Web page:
Justin, Your assessment of “the basic fact of the matter” and mine must be quite different. I have simply tried explain how the scoring system works, and to show how it can, and does, lead to unfairly label a school as underperforming. I hope that was useful to readers. You say, I think we agree that the scoring is ridiculous. Where we appear to differ is that I bristle at the propaganda value that vested interests (such as your co-blogger Crowley) seek to get out of that bad system. First, I think that you and I, as taxpayers and parents, have just as much of a “vested” interest in education policy and performance as Pat or anyone else. Second, (and I hesitate to even respond to this, because I think it is irrelevant to any discussion of the facts) Pat is by no means my ‘co-blogger’. RIF has a “diary” feature by which commenters can start their own topic. (I recommend it to you here on AR) The blog-masters can elevate a diary to a post if they think it worthy. Very recently, I’ve made a couple of “diary” posts on RIF that have been elevated. I take that as a recognition that I provide substance, and am quite honored. That doesn’t make me a “blogger” there. One of those “elevations” was by Matt and the other was, I think, by Alex. I don’t think either was by Pat, but I don’t really care. I think Pat is right on some things, and not others. (For instance, I think he should apologize for giving the finger to administrators in Portsmouth, or wherever that was). I am happy to agree with him (or anyone) when I think he is right, and disagree when I think he is not. Finally, I have… Read more »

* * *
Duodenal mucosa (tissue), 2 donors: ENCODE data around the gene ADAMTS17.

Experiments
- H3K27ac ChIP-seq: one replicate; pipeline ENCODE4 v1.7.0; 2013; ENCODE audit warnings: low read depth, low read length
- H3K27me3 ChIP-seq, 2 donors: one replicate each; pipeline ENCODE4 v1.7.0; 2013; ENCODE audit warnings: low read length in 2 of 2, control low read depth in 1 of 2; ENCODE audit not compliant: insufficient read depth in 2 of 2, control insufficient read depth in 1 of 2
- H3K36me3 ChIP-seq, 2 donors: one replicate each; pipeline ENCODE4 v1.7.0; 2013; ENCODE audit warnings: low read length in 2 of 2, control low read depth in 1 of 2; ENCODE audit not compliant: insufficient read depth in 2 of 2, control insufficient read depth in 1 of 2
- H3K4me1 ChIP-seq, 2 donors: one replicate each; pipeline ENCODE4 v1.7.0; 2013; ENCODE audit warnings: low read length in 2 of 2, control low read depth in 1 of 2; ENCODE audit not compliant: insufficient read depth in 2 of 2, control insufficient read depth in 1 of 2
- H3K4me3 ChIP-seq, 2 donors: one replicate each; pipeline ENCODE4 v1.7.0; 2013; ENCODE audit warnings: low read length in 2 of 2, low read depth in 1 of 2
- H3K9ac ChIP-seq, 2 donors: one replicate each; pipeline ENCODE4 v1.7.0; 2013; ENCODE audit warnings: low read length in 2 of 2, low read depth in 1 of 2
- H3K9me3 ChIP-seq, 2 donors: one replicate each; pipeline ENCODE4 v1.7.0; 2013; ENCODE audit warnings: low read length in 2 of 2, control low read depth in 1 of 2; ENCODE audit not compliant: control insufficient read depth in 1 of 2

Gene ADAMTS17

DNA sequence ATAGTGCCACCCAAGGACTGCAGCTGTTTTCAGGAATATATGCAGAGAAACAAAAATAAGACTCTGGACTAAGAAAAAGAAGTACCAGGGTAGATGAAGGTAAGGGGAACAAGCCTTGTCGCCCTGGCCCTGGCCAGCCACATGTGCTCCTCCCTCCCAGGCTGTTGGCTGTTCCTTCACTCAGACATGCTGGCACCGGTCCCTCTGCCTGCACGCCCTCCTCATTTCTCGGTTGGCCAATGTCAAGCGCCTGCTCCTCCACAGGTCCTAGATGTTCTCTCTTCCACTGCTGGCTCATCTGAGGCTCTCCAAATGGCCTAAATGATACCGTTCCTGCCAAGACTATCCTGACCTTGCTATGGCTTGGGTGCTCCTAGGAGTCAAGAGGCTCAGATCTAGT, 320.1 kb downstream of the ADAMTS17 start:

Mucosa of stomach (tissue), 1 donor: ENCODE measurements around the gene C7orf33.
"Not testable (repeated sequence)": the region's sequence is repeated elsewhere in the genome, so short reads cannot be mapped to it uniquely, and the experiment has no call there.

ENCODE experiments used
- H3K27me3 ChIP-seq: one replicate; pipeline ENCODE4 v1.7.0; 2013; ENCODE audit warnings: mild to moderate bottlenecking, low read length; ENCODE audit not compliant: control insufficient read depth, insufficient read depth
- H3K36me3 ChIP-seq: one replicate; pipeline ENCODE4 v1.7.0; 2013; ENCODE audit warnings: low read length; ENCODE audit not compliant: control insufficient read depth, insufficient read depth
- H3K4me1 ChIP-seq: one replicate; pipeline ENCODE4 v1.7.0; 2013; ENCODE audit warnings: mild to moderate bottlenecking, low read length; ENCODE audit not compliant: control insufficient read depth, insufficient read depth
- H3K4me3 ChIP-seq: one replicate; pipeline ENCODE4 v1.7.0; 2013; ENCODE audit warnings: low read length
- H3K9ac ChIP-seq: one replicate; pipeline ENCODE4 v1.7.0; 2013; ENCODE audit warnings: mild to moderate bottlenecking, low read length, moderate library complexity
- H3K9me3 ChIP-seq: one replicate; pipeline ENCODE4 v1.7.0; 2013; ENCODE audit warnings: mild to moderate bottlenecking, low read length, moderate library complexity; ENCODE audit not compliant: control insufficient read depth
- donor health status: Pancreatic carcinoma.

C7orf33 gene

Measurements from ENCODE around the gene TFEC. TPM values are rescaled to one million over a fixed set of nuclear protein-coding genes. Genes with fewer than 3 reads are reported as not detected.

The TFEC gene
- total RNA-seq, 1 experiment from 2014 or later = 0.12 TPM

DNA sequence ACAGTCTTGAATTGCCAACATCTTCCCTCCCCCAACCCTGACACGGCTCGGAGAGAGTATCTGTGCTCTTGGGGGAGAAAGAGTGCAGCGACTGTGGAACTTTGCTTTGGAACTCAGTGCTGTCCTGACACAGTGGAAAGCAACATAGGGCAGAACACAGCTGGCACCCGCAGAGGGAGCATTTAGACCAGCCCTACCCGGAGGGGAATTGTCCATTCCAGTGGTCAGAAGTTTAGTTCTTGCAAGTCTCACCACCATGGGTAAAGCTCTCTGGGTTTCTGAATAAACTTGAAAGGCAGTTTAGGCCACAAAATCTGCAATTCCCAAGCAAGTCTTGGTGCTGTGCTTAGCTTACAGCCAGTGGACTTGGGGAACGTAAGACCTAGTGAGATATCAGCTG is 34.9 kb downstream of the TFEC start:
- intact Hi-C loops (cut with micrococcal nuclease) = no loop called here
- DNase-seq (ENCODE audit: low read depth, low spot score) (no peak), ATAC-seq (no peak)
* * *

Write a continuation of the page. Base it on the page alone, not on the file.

Justin Katz
13 years ago

Thomas,
I’ve no doubt that the scoring system leads to unfair “underperforming” results. But it’s also clear to me that it allows deceptive presentation. I don’t, for example, think that racial categorization is just, or even moral, in such matters, but as it stands, the presentation is of this large number of targets, which tends to minimize the significance of missing one or two.
We agree that taxpayers and parents have “a ‘vested’ interest in education policy and performance,” but our interest is in the success of education, in the systems improvement. The interests of unions and other established players requires them to put forward a picture in which the system is fundamentally working, but with some unjust restraint (surprisingly, usually the amount of money available for them to spend).
Our interests are better served by a clear-eyed understanding of what’s wrong; theirs are better served by an understanding of what’s wrong that gives them a central role in the fix.